What's a reasonable approach for a security leader to demonstrate need?
Instead of a hard calculation of ROI, I would recommend a "Risk-Based" approach that compares known risks and impacts. This approach requires a CISO to rank risks in partnership with the business line leaders who own the risks. At the end of the process, both the CISO and the business divisions decide what solutions are funded. Of course, this approach and the ROI approach both require subjective assessments. The benefit of the Risk-Based qualitative ranking is that it requires a lot less work than a fictional quantitative approach. The resources devoted to crunching subjective numbers for an ROI calculation can be better spent elsewhere.
A lot of companies continue to pour cash into prevention. Based on your experience, are we focusing too much on prevention?
A CISO's fundamental value to an enterprise is his or her ability to get the best return on the security expenditures an enterprise makes. A security budget, at the end of the day, is a series of well-informed bets on what threats the enterprise faces and what solutions will help mitigate them. In my view, most CISOs are betting, even doubling down, on technologies and strategies that have proven time and time again to be ineffective. In particular, and I am not alone in thinking this, signature-based approaches and perimeter defenses are losing bets today and will only prove less effective in the future.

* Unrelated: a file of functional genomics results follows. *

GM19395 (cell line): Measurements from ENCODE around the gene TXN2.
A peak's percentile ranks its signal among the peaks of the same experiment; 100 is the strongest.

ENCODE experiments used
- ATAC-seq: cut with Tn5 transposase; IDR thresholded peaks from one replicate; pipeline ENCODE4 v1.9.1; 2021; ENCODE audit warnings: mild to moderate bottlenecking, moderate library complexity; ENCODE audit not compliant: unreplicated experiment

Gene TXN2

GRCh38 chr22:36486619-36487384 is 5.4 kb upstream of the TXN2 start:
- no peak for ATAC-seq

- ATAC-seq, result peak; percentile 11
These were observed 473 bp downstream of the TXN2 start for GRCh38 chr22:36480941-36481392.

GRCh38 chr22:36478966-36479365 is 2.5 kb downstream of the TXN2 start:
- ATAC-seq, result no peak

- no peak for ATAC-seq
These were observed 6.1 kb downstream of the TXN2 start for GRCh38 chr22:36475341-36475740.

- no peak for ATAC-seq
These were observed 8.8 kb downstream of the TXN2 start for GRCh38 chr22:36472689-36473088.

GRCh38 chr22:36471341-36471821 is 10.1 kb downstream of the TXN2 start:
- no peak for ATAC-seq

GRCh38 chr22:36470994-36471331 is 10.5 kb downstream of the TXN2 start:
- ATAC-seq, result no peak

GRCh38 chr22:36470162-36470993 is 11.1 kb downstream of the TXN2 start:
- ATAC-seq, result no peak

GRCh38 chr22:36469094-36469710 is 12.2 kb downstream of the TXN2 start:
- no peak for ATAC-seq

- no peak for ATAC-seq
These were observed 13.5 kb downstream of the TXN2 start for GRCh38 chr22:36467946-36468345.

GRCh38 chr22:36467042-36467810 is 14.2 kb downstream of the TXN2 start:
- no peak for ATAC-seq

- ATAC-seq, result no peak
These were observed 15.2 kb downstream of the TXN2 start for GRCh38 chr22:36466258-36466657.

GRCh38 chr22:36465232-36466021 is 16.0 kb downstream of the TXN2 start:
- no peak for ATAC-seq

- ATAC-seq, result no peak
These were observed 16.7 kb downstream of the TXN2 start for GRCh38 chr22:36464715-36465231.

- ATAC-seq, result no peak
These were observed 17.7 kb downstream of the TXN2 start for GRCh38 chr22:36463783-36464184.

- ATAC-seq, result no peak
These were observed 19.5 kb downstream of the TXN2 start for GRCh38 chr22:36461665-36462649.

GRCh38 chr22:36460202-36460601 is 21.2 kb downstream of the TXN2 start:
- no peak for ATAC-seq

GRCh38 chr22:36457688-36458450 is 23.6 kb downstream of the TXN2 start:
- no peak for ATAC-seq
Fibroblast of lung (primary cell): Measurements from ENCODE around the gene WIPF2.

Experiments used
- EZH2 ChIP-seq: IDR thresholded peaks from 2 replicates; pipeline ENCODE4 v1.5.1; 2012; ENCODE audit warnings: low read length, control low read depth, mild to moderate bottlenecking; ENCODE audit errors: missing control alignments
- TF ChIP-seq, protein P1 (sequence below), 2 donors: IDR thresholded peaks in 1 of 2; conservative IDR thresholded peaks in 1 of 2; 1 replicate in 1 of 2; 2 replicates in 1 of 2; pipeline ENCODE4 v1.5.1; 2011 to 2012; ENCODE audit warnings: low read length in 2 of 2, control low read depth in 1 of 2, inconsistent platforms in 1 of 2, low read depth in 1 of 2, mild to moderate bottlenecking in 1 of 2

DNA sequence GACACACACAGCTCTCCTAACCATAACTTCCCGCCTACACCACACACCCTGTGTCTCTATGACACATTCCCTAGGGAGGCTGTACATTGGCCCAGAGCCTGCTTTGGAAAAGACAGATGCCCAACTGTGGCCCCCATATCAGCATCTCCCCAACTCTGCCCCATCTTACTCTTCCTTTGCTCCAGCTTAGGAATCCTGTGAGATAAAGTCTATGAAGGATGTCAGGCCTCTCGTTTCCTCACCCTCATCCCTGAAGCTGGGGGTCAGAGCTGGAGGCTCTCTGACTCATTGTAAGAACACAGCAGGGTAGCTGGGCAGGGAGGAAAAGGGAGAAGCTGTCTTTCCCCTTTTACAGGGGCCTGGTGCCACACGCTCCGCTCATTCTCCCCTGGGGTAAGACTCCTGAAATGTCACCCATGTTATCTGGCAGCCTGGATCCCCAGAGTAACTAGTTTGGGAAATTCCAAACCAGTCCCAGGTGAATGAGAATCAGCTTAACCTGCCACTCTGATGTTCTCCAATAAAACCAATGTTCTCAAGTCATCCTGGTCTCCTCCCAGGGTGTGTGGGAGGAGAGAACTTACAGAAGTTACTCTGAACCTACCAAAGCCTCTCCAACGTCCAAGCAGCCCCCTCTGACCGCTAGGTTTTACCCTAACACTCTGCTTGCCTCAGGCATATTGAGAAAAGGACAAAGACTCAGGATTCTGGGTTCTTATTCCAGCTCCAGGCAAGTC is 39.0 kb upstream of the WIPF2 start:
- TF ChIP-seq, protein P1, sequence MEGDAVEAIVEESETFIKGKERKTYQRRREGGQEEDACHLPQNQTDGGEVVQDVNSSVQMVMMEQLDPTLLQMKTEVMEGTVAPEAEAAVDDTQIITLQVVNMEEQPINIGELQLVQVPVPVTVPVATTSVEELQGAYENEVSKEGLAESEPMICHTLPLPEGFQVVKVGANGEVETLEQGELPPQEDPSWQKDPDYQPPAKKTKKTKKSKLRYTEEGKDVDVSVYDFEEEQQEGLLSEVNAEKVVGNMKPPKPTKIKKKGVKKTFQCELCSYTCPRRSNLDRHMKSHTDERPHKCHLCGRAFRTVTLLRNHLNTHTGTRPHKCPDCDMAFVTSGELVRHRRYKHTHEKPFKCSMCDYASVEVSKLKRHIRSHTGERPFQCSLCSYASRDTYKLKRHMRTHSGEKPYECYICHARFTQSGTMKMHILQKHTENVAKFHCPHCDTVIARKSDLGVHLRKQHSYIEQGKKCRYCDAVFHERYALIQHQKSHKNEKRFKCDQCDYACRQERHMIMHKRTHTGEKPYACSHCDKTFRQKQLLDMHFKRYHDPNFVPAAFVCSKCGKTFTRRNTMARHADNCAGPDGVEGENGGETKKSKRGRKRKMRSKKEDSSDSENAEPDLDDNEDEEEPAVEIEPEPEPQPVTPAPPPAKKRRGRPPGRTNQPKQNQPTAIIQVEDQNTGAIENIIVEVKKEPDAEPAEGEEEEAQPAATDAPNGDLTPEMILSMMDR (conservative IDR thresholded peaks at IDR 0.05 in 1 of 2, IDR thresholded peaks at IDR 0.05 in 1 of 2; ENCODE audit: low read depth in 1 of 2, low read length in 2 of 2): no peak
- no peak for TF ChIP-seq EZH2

When I served as the head of the Cyber and Special Operations Division of the FBI's New York Office I had a chance to review and supervise a number of high-level network intrusion cases. In each case, one of the most important questions was how did the adversary get in? In almost all cases, the answer was "we don't know." The adversary just showed up with valid credentials. Time after time, victims were left with little information on where to shore up their defenses. The only thing they knew for sure was that expensive AV, IDP/IDS, and all their perimeter defenses had not been enough.
As an FBI cyber executive, I also had a view of the "offense" side of cyber security. It's no secret that the US has some very capable cyber warriors. In my dealings with these awesome young men and women, the most troubling take away was the realization that perimeter defenses are not much of an obstacle. You don't need an expensive zero day to get inside a target's perimeter and move laterally. Most signature-based defenses can be defeated with slight modifications to the malware's code. This leads us to question the value of investing in perimeter-based defenses. Even behavior-based defenses, which can be very effective, require a great deal of time and human resources to fully implement.
Sign up for Computerworld eNewsletters.